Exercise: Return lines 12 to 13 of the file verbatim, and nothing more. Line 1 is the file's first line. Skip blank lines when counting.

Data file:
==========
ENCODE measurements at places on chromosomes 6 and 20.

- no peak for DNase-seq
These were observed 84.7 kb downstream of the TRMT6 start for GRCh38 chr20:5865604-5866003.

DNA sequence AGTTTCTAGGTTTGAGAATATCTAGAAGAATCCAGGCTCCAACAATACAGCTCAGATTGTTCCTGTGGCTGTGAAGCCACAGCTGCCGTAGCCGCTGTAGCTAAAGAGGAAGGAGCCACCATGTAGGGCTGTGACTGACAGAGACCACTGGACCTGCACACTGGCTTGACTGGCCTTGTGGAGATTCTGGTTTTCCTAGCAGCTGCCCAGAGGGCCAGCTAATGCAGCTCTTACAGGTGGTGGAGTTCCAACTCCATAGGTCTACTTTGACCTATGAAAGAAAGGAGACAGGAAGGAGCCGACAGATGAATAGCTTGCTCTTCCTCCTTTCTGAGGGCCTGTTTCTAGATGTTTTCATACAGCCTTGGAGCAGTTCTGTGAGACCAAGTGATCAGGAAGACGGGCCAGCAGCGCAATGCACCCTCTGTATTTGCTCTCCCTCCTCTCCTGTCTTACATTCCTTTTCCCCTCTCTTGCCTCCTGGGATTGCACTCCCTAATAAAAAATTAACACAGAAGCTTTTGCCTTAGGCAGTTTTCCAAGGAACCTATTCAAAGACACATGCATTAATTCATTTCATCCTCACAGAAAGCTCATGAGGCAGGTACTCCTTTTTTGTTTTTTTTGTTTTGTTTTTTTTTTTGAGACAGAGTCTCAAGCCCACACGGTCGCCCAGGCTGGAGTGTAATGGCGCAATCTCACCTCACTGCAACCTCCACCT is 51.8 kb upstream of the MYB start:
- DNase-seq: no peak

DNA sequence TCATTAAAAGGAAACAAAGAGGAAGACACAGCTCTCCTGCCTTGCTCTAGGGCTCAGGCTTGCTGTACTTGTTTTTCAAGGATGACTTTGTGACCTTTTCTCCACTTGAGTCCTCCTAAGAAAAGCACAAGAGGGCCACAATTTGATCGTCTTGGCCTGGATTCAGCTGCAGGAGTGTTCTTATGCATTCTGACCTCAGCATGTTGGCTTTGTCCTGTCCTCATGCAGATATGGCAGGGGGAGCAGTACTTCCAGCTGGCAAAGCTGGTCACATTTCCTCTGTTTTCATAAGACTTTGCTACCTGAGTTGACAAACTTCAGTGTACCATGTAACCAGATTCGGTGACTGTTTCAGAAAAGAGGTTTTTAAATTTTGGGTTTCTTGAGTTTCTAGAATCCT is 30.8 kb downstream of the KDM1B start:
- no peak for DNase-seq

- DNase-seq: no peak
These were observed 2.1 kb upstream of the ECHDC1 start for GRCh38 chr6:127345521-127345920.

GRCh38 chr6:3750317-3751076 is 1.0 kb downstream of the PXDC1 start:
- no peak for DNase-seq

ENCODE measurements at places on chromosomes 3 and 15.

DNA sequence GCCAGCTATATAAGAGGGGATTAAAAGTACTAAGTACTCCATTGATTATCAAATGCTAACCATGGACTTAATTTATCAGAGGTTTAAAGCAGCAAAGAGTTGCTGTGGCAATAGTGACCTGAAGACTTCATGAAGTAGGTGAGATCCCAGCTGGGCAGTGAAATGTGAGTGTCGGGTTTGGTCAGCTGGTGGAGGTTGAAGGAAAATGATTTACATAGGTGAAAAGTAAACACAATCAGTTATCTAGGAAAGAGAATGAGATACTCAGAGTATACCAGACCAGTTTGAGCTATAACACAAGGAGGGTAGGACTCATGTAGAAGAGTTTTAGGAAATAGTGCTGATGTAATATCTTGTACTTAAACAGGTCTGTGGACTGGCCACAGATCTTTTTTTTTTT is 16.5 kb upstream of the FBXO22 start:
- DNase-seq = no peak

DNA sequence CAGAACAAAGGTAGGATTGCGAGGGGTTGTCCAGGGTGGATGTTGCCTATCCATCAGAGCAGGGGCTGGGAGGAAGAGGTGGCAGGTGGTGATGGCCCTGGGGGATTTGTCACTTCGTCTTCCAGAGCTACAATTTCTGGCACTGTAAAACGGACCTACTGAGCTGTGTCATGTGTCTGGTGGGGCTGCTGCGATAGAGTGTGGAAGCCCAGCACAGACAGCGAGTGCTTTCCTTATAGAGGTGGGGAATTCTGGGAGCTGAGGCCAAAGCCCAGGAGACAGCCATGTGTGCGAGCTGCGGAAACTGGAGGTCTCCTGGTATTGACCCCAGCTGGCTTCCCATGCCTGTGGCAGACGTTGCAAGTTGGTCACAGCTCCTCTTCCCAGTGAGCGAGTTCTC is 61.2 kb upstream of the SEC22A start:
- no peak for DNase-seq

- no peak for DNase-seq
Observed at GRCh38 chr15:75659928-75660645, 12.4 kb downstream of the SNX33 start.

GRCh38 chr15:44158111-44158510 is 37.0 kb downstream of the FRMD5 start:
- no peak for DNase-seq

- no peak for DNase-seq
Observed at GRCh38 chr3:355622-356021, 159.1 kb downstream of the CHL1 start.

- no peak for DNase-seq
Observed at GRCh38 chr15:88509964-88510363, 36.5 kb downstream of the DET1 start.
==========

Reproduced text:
ENCODE measurements at places on chromosomes 3 and 15.

DNA sequence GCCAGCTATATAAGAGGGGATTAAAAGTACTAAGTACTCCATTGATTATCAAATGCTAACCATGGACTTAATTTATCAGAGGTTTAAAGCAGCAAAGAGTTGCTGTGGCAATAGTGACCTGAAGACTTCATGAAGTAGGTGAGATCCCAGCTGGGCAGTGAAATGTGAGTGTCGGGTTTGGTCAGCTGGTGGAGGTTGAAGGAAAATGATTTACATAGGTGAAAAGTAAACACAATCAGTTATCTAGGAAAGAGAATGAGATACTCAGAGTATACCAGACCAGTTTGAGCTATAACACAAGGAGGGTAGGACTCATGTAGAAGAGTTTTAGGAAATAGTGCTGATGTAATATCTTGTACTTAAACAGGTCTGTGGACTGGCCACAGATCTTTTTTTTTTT is 16.5 kb upstream of the FBXO22 start: